As I described in a recent post, I discovered that my Module::Path module has rather more dependent distributions than I thought. Awareness of this has changed my behaviour, for the good.

Read more ...

CPAN in one sentence

CPANfunny Wed 21 August 2013

This line, taken from the documentation for Class::Tiny, sums up one facet of CPAN perfectly!

Read more ...

The CPAN buddy system

CPANBuddyculturecommunity Fri 16 August 2013

This is an idea for encouraging new contributors to CPAN. When someone uploads their first ever module to CPAN, a volunteer buddy would be assigned. This would be a more experienced CPAN author who would email them "hi, saw your just uploaded your first module — awesome! Let me know if you have any questions, in the meantime here are some good resources about modules, CPAN and the perl community". Of course that could be done automatically, but the human connection would make a lot of difference, I believe.

Read more ...

While working on my adoption metric I've been looking at the number of distributions dependent on each distribution. Today I built the full dependency graph, so I could count the total number of dependencies. Or as ETHER put it: "how many other distributions will you break if you break yours?" It turns out 70% of CPAN distributions aren't used by any other distribution.

Read more ...

Two weeks ago I published a list of CPAN modules that might be candidates for adoption, and described the metric used to score them. I had a lot of comments on that version, which has prompted version 3 of the metric. The key change is the use of gating criteria to decide whether a module should even be considered for the list. The new list contains dists that score at least 5 (out of 14), which is about 4% of the dists on CPAN.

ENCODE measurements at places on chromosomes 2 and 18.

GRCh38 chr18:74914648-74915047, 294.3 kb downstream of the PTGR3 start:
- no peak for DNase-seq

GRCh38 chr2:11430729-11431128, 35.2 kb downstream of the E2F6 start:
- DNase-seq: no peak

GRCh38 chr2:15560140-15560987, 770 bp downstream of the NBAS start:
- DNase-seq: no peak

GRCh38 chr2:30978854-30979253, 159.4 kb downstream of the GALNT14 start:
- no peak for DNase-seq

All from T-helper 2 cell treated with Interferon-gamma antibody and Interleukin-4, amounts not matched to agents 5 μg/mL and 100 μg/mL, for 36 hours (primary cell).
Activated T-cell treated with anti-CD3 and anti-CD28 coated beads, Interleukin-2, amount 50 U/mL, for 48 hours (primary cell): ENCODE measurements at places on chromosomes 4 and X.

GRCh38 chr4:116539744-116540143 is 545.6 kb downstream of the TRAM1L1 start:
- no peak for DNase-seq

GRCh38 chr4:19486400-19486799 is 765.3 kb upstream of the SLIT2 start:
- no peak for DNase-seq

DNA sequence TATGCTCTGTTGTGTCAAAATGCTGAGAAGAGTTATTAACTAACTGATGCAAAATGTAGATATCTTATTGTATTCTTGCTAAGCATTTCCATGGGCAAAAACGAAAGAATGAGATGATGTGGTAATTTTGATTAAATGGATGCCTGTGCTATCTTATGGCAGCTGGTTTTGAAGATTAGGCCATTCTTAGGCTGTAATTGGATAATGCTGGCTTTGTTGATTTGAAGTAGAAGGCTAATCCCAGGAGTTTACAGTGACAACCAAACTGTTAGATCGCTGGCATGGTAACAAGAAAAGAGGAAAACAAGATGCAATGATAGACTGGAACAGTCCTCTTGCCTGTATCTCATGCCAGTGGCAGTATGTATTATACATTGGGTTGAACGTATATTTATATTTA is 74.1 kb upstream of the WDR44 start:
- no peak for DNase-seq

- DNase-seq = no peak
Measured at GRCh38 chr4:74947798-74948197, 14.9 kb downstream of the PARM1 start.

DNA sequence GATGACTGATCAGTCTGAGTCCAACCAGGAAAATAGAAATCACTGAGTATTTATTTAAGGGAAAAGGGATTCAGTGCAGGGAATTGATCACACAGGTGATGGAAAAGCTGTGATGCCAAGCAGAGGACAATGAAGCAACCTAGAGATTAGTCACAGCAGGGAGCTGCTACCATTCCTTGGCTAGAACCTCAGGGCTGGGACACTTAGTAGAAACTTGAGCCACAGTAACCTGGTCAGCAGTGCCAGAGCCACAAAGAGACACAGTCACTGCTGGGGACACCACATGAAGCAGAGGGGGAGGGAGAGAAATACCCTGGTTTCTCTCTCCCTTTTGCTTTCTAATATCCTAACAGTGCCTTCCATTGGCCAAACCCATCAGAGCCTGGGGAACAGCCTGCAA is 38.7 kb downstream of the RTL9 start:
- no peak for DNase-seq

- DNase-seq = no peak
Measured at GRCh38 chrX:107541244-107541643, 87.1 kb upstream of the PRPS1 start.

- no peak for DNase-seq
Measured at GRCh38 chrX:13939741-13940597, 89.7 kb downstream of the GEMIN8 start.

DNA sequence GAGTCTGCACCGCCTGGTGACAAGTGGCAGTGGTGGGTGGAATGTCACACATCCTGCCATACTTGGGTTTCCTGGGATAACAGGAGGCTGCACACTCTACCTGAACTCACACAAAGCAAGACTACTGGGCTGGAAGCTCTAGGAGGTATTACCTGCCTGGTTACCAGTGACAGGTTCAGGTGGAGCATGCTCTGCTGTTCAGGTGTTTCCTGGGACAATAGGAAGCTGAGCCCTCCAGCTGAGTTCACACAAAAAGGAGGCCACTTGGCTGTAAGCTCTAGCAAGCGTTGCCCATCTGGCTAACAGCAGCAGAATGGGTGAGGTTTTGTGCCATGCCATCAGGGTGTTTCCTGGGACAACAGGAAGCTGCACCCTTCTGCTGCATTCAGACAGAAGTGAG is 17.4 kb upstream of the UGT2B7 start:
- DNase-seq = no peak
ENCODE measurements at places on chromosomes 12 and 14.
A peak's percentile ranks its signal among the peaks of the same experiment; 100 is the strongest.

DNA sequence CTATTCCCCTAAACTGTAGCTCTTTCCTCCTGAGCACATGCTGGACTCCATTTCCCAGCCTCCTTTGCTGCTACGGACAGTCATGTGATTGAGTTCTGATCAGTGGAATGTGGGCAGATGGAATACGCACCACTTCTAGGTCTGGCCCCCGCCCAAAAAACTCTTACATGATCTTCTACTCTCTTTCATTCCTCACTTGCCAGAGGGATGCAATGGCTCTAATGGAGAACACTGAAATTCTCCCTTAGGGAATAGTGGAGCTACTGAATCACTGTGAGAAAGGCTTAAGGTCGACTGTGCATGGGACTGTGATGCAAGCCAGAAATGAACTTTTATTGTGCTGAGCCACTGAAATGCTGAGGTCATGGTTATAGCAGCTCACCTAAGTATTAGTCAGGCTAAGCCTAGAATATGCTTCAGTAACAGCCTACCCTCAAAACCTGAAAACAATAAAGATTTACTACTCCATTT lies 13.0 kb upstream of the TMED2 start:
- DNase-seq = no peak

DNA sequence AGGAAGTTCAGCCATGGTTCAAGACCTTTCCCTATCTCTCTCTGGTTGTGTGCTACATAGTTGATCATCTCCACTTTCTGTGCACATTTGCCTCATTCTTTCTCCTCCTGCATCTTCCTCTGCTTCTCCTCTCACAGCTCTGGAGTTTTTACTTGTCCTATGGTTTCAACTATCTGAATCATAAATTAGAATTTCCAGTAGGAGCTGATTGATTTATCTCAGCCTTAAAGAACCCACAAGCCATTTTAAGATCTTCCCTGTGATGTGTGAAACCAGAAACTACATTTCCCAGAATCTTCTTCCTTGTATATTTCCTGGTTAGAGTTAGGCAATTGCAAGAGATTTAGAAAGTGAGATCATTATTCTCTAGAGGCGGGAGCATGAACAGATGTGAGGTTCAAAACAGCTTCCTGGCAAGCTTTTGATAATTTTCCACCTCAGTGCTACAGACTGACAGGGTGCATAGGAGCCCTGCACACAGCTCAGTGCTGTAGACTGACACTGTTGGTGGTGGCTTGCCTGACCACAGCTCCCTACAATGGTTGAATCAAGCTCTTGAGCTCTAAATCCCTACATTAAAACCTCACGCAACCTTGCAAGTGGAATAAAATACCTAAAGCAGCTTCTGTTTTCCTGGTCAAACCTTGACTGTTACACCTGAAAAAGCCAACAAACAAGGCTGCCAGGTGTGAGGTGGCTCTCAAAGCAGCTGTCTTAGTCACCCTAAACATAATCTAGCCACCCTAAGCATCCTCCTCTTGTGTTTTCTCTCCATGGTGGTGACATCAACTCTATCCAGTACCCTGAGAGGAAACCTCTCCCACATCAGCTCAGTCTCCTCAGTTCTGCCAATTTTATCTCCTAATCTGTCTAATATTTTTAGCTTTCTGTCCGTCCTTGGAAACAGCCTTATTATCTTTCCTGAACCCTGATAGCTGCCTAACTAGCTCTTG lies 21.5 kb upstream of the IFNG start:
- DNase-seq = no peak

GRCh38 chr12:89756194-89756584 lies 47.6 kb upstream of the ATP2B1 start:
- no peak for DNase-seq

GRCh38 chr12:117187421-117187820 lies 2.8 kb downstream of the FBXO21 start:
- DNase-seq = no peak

Read more ...

PAUSE supports an informal mechanism for flagging that a module is available to be taken over, or to flag that you'd like help. In this article I'll outline the mechanism, and point out some things to be aware of.

Read more ...

Last week I described a process for adopting a CPAN module. In this post I describe a metric for identifying candidates for adoption. These are essentially modules that have outstanding bugs, haven't been released for a while, and are used by other modules. I've generated a list of the top 1000 adoption candidates according to my current scoring metric. This is very much a work in progress.

Read more ...

Adopt a CPAN module

CPANadoption Wed 24 July 2013

Adopting a module on CPAN is a good way to learn the process of creating, releasing and maintaining a CPAN module. If you fancy the challenge, there are plenty of modules out there with outstanding bugs. Or maybe there's a feature you'd like to add to one of the modules you use? In this post I'll outline the process I've used to adopt modules, then describe each step in more detail. Let me know how this can be improved.

Read more ...

It's all too easy to take CPAN for granted, particularly the modules which just work, and continue to do so year in, year out. Take a moment to thank the author of one of your "go to" modules. I did: he seemed to like it, and it made me feel good too. There's a quest stencil for this on Questhub — give it a go.

Read more ...

Semantic versioning defines a scheme for MAJOR.MINOR.PATCH version numbers. There's a SemVer module on CPAN, and some people have started switching to semantic versioning for their modules. I think this is more complicated than at least 99% of dists need.

Read more ...
1 2 3 4 5 6 7 8 9 10 11 12 13 14